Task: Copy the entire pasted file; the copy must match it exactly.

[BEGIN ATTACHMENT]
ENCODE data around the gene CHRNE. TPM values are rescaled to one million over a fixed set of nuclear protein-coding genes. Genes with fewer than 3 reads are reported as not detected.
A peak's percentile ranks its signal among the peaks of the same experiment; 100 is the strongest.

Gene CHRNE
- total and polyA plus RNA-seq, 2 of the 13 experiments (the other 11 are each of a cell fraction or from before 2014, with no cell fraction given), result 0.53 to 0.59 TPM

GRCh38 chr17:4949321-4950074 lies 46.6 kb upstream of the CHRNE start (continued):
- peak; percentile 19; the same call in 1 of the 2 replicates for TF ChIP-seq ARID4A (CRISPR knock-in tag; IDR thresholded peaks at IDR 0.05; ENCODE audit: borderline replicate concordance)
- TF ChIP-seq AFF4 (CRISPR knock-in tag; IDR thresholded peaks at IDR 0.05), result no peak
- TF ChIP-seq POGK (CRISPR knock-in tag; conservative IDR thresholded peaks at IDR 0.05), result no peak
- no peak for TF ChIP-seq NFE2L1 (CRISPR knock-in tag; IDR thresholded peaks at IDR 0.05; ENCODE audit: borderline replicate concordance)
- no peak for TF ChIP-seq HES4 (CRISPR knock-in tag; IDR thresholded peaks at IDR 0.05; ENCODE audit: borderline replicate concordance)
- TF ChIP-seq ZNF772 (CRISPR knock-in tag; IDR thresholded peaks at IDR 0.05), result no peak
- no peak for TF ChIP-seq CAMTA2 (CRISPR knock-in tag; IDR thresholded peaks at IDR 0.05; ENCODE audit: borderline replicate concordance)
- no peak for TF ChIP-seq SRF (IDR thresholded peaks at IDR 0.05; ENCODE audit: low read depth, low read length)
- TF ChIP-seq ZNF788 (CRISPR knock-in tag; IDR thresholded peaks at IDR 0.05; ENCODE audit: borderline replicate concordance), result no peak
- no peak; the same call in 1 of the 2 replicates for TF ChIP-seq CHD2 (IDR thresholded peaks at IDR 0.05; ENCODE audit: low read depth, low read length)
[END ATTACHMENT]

ENCODE data around the gene CHRNE. TPM values are rescaled to one million over a fixed set of nuclear protein-coding genes. Genes with fewer than 3 reads are reported as not detected.
A peak's percentile ranks its signal among the peaks of the same experiment; 100 is the strongest.

Gene CHRNE
- total and polyA plus RNA-seq, 2 of the 13 experiments (the other 11 are each of a cell fraction or from before 2014, with no cell fraction given), result 0.53 to 0.59 TPM

GRCh38 chr17:4949321-4950074 lies 46.6 kb upstream of the CHRNE start (continued):
- peak; percentile 19; the same call in 1 of the 2 replicates for TF ChIP-seq ARID4A (CRISPR knock-in tag; IDR thresholded peaks at IDR 0.05; ENCODE audit: borderline replicate concordance)
- TF ChIP-seq AFF4 (CRISPR knock-in tag; IDR thresholded peaks at IDR 0.05), result no peak
- TF ChIP-seq POGK (CRISPR knock-in tag; conservative IDR thresholded peaks at IDR 0.05), result no peak
- no peak for TF ChIP-seq NFE2L1 (CRISPR knock-in tag; IDR thresholded peaks at IDR 0.05; ENCODE audit: borderline replicate concordance)
- no peak for TF ChIP-seq HES4 (CRISPR knock-in tag; IDR thresholded peaks at IDR 0.05; ENCODE audit: borderline replicate concordance)
- TF ChIP-seq ZNF772 (CRISPR knock-in tag; IDR thresholded peaks at IDR 0.05), result no peak
- no peak for TF ChIP-seq CAMTA2 (CRISPR knock-in tag; IDR thresholded peaks at IDR 0.05; ENCODE audit: borderline replicate concordance)
- no peak for TF ChIP-seq SRF (IDR thresholded peaks at IDR 0.05; ENCODE audit: low read depth, low read length)
- TF ChIP-seq ZNF788 (CRISPR knock-in tag; IDR thresholded peaks at IDR 0.05; ENCODE audit: borderline replicate concordance), result no peak
- no peak; the same call in 1 of the 2 replicates for TF ChIP-seq CHD2 (IDR thresholded peaks at IDR 0.05; ENCODE audit: low read depth, low read length)